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13.1 Properties of red-black trees


In the style of Figure 13.1(a), draw the complete binary search tree of height $3$ on the keys $\{1, 2, \ldots, 15\}$. Add the $\text{NIL}$ leaves and color the nodes in three different ways such that the black-heights of the resulting red-black trees are $2$, $3$, and $4$.

  • Complete binary tree of $height = 3$:

  • Red-black tree of $black\text-heights = 2$:

  • Red-black tree of $black\text-heights = 3$:

  • Red-black tree of $black\text-heights = 4$:


Draw the red-black tree that results after $\text{TREE-INSERT}$ is called on the tree in Figure 13.1 with key $36$. If the inserted node is colored red, is the resulting tree a red-black tree? What if it is colored black?

  • If the inserted node is colored red, the tree doesn't satisfy property 4 because $35$ will be the parent of $36$, which is also colored red.
  • If the inserted node is colored black, the tree doesn't satisfy property 5 because there will be two paths from node $38$ to $T.nil$ which contain different numbers of black nodes.

We don't draw the wrong red-black tree; however, we draw the adjusted correct tree:


Let us define a relaxed red-black tree as a binary search tree that satisfies red-black properties 1, 3, 4, and 5. In other words, the root may be either red or black. Consider a relaxed red-black tree $T$ whose root is red. If we color the root of $T$ black but make no other changes to $T$, is the resulting tree a red-black tree?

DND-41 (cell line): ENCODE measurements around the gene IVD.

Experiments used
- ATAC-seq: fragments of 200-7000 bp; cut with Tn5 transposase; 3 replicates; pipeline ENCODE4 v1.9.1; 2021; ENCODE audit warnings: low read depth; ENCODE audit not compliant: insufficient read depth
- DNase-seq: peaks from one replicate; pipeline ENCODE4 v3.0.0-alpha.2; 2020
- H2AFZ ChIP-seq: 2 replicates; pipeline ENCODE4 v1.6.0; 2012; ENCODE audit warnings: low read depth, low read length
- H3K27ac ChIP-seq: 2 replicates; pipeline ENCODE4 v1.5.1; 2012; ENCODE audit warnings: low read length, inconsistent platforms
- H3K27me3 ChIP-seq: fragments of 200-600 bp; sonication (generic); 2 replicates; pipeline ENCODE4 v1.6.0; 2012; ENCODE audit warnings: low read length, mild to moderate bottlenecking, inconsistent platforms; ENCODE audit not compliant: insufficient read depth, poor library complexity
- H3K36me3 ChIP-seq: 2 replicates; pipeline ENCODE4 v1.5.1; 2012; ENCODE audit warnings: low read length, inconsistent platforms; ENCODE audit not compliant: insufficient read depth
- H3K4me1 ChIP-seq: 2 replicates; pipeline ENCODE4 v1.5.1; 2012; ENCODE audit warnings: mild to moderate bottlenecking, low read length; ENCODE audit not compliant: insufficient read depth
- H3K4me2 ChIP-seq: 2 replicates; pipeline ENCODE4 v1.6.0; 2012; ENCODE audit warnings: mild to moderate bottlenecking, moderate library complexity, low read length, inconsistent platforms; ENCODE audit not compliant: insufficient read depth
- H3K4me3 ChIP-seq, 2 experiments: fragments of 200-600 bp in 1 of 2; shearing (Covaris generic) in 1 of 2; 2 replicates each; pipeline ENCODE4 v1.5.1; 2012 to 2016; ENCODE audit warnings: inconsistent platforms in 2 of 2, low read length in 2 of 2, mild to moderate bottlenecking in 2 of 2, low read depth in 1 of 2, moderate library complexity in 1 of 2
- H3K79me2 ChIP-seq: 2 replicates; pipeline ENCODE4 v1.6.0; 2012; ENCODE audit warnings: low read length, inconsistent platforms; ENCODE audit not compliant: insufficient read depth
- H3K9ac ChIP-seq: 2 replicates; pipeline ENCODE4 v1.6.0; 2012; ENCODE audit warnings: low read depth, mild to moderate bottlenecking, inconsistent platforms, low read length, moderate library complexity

Yes, it is.

  • Property 1 is trivially satisfied since only one node is changed and it is not changed to some mysterious third color.
  • Property 3 is trivially satisfied since no new leaves are introduced.
  • Property 4 is satisfied since there was no red node introduced, and root is in every path from the root to the leaves, but no others.
  • Property 5 is satisfied since the only paths we will be changing the number of black nodes in are those coming from the root. All of these will increase by $1$, and so will all be equal.


Suppose that we "absorb" every red node in a red-black tree into its black parent, so that the children of the red node become children of the black parent. (Ignore what happens to the keys.) What are the possible degrees of a black node after all its red children are absorbed? What can you say about the depths of the leaves of the resulting tree?

The possible degrees are $0$ through $5$, based on whether or not the black node was a root and whether it had one or two red children, each with either one or two black children. The depths could shrink by at most a factor of $1 / 2$.


Show that the longest simple path from a node $x$ in a red-black tree to a descendant leaf has length at most twice that of the shortest simple path from node $x$ to a descendant leaf.

Suppose we have the longest simple path $(a_1, a_2, \dots, a_s)$ and the shortest simple path $(b_1, b_2, \dots, b_t)$. Then, by property 5 we know they have equal numbers of black nodes. By property 4, we know that neither contains a repeated red node. This tells us that at most $\left\lfloor \frac{s - 1}{2} \right\rfloor$ of the nodes in the longest path are red. This means that at least $\left\lceil \frac{s + 1}{2} \right\rceil$ are black, so, $t \le \left\lceil \frac{s + 1}{2} \right\rceil$. Therefore, if, by way of contradiction, we had that $s > t \cdot 2$, then $t \ge \left\lceil \frac{s + 1}{2} \right\rceil \ge \left\lceil \frac{2t + 2}{2} \right\rceil = t + 1$ results a contradiction.


What is the largest possible number of internal nodes in a red-black tree with black-height $k$? What is the smallest possible number?

  • The largest is a path with half black nodes and half red nodes, which has $2^{2k} - 1$ internal nodes.
  • The smallest is a path with all black nodes, which has $2^k - 1$ internal nodes.


Describe a red-black tree on $n$ keys that realizes the largest possible ratio of red internal nodes to black internal nodes. What is this ratio? What tree has the smallest possible ratio, and what is the ratio?

  • The largest ratio is $2$, each black node has two red children.
  • The smallest ratio is $0$.